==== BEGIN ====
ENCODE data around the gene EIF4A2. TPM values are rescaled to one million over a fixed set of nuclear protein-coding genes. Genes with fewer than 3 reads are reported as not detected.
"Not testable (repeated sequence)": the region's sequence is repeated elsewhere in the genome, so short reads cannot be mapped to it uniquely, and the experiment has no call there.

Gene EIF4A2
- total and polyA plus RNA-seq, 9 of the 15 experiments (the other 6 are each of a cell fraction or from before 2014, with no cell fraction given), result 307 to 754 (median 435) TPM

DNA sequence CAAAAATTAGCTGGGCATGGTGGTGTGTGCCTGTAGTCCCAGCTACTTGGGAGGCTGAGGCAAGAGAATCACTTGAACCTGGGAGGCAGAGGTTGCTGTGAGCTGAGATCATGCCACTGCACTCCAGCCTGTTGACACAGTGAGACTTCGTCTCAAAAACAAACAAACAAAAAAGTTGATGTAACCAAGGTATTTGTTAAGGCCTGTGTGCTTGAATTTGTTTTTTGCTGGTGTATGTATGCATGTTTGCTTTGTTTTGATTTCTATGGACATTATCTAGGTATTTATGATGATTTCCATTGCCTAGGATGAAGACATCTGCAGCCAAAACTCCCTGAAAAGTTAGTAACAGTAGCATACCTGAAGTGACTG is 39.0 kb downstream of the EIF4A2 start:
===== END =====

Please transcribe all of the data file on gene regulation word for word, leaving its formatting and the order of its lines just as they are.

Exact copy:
ENCODE data around the gene EIF4A2. TPM values are rescaled to one million over a fixed set of nuclear protein-coding genes. Genes with fewer than 3 reads are reported as not detected.
"Not testable (repeated sequence)": the region's sequence is repeated elsewhere in the genome, so short reads cannot be mapped to it uniquely, and the experiment has no call there.

Gene EIF4A2
- total and polyA plus RNA-seq, 9 of the 15 experiments (the other 6 are each of a cell fraction or from before 2014, with no cell fraction given), result 307 to 754 (median 435) TPM

DNA sequence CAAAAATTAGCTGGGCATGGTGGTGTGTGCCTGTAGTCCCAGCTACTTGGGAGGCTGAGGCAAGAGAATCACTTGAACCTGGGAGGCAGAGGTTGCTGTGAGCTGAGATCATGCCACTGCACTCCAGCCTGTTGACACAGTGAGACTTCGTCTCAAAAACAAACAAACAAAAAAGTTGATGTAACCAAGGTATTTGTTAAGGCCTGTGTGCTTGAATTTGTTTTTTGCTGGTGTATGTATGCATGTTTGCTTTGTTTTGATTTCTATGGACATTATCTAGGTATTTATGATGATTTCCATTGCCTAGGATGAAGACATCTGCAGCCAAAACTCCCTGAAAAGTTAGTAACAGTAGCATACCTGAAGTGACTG is 39.0 kb downstream of the EIF4A2 start: